A tent made from experimental eco-materials has been taken to one of the harshest climates in the world to test its endurance.
The tent is made from space blanket materials, re-cycled yacht sails and plastic bottles and will be tested in the extreme temperatures including 200mph biting winds of Antarctica.
And the research could also impact on the future design of buildings in Scotland.
Heriot-Watt Emeritus Professor, Sue Roaf has been working with the Universities of Lisbon and Bahrain on the part of the Polar Lodge Project and is currently on-site in the South Pole with ProPolar expeditionary teams.
Professor Sue Roaf said: “We have taken the best of the traditional wisdom of an Asian yurt, then optimised its form with racing-yacht hull design modelling and experimented with some amazing new materials to lighten the tent and significantly improve its performance.
"This is exciting research that could impact even the design of buildings around us in Scotland.”
The traditional yurt style tent is lined with space blankets with an outer weather skin of Dyneema made from re-cycled racing yacht sails. The thermal flooring is of cork and plastic bottle carpets and underlays from WeaverGreen with solar lighting inside.
Designed to be very light to carry, easy to erect and to keep occupants thermally safe in such extreme conditions, the tent is designed to be used for temporary research and expeditions. It can also be used as an emergency shelter in extremely cold regions of the world.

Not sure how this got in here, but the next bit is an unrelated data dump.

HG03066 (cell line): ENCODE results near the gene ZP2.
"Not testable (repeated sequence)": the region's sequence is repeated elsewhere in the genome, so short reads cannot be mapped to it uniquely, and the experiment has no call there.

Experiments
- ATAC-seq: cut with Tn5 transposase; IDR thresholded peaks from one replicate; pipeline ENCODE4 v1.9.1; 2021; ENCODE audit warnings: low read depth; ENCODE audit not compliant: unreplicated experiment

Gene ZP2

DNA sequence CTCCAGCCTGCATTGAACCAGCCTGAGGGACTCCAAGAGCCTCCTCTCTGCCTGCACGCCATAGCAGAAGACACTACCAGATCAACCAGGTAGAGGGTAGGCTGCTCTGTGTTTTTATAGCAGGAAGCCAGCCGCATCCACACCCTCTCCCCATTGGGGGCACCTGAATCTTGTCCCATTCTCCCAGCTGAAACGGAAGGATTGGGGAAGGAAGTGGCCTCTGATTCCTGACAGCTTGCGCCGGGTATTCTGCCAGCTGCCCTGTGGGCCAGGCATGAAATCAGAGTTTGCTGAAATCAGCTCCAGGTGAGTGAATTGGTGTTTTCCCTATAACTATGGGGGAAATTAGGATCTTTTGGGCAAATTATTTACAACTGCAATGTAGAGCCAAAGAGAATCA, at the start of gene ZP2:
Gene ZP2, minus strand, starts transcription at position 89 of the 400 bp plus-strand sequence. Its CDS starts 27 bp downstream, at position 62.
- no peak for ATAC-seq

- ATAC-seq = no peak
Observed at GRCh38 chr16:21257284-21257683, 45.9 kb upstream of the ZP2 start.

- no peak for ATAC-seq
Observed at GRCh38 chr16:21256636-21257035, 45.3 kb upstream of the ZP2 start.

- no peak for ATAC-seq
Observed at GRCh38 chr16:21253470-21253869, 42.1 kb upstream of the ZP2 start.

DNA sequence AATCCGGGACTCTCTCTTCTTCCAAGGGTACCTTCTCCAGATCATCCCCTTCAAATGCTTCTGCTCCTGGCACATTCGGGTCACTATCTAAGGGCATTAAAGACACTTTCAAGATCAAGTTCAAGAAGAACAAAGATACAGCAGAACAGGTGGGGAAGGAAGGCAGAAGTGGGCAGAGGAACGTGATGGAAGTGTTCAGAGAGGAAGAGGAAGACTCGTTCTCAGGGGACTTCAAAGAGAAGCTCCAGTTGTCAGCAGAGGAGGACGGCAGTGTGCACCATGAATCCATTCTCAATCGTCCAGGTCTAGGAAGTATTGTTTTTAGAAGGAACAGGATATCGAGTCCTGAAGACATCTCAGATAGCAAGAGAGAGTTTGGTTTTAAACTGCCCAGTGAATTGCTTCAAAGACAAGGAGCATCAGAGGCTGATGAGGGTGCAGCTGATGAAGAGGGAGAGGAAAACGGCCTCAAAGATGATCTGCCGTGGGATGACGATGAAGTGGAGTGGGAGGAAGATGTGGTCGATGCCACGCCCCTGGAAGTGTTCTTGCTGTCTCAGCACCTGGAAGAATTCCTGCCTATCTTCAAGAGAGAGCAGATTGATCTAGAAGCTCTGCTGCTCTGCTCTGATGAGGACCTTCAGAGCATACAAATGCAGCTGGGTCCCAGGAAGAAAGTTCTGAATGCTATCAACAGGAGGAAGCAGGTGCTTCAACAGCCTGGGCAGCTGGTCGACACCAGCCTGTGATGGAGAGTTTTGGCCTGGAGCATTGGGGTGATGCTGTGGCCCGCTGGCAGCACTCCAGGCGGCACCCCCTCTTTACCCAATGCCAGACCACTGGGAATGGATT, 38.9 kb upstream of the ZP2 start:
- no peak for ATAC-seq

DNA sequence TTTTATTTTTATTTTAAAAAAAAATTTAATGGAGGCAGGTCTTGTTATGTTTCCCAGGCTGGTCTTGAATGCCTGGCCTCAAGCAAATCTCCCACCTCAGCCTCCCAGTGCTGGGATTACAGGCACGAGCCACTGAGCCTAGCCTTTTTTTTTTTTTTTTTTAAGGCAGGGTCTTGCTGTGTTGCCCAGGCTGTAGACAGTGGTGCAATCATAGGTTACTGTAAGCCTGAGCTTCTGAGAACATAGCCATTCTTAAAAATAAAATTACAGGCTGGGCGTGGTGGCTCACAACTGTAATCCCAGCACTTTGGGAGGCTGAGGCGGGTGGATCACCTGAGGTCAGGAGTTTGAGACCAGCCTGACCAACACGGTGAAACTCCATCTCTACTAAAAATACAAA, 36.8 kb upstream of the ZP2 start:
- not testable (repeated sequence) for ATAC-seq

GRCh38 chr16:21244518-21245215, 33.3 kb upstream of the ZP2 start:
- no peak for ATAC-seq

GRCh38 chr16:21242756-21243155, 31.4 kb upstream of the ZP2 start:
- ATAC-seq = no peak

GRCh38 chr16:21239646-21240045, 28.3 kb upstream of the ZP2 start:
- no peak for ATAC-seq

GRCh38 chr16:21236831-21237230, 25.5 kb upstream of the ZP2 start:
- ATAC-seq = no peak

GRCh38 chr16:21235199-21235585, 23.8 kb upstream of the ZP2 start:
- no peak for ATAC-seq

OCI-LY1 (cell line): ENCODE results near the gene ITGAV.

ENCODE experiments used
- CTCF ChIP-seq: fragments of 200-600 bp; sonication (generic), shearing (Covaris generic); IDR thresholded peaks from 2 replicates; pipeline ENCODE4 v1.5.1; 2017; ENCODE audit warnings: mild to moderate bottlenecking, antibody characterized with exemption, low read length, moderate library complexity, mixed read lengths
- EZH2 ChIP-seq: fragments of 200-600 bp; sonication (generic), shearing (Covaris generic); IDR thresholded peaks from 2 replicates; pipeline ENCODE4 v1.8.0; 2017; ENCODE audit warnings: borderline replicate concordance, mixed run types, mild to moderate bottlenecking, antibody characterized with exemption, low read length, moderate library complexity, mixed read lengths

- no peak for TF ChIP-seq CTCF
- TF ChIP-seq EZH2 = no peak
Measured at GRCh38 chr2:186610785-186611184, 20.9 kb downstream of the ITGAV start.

Professor Guedes, who leads the project is clear that it builds on the urgent need to explore new ways of making shelters and buildings perform safely in the world’s increasingly extreme weather.
He said: “The lessons were are learning not only relate to light weight, portable, temporary shelters but to the design of truly resilient architecture as well.”
The academics hope their research will inform a new generation of resilient tents and buildings in extreme climates and they will next tackle the development of the Desert Lodge to be tested in the Empty Quarter of Saudi Arabia.
The team are currently staying at Chilean Presidente Eduardo Frei Montalva research base, using the same Collin’s Harbour site to erect and test the tent on.
Detailed measurements will be taken and the structure will be monitored for 12 months. The initial results of the expedition will be presented at the International Extreme Comfort Conference to be held at Heriot Watt University in Dubai between 10-14 April 2019.